SINGAPORE: The parents of a primary school student were fined S$9,000 on Monday (Jan 29) for lying about their residential address in order to enrol their child into a popular school in the Bishan area.
The child’s mother, 36, was fined S$5,000 for lying about the family’s address to the vice-principal of the school. Her husband, 38, was fined S$4,000 for duping an officer at Serangoon Gardens Neighbourhood Police Post into changing the couple’s official addresses on their identity cards.
The parents cannot be named to protect the child’s identity.
In 2014, the parents of the child, who was then five, paid a visit to their neighbourhood police post to change their registered address to one in the Bishan area. The family in fact lived in a bungalow in Serangoon Gardens.
The following year, the mother used the fake address to register her child for Primary 1 at a school in Bishan, under Phase 2C of the registration exercise. Families living within one kilometre of a school are given priority.
The school’s vice-principal accepted the application, and the child was given a place in the school. In January 2016, the month the child started Primary 1, the vice-principal realised that the mother had lied about her home address and lodged a police report.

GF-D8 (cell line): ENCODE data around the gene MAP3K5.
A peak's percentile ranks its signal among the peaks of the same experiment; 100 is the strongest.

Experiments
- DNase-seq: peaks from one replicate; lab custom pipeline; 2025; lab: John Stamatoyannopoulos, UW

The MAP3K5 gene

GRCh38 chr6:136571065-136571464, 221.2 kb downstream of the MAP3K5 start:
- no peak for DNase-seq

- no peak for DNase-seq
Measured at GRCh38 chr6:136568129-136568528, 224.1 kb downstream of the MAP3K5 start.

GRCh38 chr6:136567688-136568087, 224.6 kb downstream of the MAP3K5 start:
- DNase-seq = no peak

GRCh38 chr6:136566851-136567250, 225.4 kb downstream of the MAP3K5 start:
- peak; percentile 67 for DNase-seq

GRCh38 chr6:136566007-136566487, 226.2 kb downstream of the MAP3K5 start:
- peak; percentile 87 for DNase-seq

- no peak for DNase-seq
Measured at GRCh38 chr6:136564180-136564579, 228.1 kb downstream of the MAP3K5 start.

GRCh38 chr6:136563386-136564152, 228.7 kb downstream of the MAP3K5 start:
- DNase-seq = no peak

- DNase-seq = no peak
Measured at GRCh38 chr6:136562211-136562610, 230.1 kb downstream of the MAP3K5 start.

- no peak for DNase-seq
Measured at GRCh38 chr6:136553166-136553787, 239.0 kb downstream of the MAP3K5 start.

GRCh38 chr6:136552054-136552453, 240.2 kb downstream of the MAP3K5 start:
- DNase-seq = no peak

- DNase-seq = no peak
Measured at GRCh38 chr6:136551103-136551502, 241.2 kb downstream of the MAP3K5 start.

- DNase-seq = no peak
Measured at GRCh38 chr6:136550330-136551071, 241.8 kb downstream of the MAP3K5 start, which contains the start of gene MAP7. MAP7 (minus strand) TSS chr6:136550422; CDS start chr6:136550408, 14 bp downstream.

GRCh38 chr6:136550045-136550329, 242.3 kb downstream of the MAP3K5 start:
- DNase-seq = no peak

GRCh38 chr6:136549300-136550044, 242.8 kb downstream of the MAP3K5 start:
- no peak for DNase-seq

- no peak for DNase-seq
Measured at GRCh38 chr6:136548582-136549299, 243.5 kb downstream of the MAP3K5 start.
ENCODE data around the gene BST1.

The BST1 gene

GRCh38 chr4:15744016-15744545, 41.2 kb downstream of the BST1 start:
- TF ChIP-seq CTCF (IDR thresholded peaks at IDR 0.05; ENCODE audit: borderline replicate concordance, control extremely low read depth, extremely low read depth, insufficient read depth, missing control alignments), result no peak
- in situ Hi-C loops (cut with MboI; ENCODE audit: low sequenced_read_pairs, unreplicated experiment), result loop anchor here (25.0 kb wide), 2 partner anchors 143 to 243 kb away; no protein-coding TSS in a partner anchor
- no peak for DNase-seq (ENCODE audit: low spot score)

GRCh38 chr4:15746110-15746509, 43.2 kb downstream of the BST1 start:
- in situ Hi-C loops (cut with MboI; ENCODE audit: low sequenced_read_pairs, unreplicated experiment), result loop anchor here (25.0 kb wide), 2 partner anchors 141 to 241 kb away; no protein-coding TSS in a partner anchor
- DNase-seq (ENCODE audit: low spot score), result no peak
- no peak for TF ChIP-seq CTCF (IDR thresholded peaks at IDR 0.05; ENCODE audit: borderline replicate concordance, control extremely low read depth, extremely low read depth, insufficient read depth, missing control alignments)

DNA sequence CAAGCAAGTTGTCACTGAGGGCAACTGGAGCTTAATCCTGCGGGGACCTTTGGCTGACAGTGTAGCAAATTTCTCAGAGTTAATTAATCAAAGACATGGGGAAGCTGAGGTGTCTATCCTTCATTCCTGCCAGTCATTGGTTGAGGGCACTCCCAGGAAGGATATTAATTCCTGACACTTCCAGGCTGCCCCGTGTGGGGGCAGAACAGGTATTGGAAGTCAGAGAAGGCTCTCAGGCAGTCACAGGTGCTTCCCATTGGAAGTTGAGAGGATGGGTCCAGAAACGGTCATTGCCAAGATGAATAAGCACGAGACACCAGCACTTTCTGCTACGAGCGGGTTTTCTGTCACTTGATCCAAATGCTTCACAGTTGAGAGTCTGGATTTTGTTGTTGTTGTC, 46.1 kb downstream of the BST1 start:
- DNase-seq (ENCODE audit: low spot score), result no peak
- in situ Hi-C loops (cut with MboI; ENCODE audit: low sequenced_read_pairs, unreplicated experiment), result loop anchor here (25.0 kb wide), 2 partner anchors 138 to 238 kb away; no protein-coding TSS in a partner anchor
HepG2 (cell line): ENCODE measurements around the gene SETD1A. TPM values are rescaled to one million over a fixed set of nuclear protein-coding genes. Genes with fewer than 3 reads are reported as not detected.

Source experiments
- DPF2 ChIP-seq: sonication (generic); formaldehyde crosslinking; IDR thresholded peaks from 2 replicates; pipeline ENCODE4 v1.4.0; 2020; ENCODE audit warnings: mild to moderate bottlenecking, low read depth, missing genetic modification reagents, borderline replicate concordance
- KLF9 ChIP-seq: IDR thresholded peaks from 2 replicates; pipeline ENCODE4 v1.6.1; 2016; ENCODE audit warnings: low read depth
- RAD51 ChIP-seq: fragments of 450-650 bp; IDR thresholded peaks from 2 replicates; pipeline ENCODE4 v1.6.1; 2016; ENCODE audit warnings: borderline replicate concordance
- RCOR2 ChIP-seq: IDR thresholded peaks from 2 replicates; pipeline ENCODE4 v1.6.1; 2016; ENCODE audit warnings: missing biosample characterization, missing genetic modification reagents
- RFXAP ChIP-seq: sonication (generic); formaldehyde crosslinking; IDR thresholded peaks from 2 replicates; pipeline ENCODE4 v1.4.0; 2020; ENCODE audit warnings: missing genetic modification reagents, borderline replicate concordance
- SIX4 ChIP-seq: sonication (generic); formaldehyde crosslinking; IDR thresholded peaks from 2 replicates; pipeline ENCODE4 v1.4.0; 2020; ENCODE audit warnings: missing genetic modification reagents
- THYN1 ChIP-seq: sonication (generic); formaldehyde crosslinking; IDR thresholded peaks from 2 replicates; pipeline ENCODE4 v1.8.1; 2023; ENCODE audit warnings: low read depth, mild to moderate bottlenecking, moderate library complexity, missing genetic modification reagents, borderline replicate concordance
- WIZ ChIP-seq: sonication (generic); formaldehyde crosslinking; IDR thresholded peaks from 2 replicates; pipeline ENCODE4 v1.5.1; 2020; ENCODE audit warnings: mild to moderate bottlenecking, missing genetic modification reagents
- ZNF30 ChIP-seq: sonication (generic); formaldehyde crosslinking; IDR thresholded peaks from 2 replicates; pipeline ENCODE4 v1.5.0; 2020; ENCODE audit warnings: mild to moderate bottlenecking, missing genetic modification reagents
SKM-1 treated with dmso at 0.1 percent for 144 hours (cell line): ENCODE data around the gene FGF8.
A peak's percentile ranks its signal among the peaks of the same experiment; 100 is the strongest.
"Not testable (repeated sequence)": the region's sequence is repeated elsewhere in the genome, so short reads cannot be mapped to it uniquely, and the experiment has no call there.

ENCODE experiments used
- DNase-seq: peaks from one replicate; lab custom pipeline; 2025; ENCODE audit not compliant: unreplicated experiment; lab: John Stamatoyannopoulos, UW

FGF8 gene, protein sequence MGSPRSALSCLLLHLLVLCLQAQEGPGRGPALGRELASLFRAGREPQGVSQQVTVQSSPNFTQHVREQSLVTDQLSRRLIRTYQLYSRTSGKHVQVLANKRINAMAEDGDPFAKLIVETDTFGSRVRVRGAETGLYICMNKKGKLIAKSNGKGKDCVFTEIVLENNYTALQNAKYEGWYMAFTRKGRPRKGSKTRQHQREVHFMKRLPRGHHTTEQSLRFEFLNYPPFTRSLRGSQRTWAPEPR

According to Ministry of Education (MOE) rules, a child who was successfully registered in a school based on false information will be transferred to another school with available vacancies.
In this particular case, however, the child is still studying in the school in Bishan as the parents have 14 days to appeal against their sentence should they require, MOE told Channel NewsAsia in response to queries.
"MOE will decide on the best course of action for the child at a later stage. In the meantime, the school will continue to care for and ensure the well-being of the student," the ministry said.
It added that it views the use of false addresses during the Primary 1 Registration Exercise as a serious matter, and will refer any suspected cases to the police.
There have been fewer than 10 reported cases in the last 10 years, said MOE.
For lying to the vice-principal, a public servant, the mother could have been jailed for up to one year and/or fined up to S$5,000.
As for the father, who was convicted of one count of giving a false address under the National Registration Act, he could have been jailed for up to five years and/or fined up to S$5,000.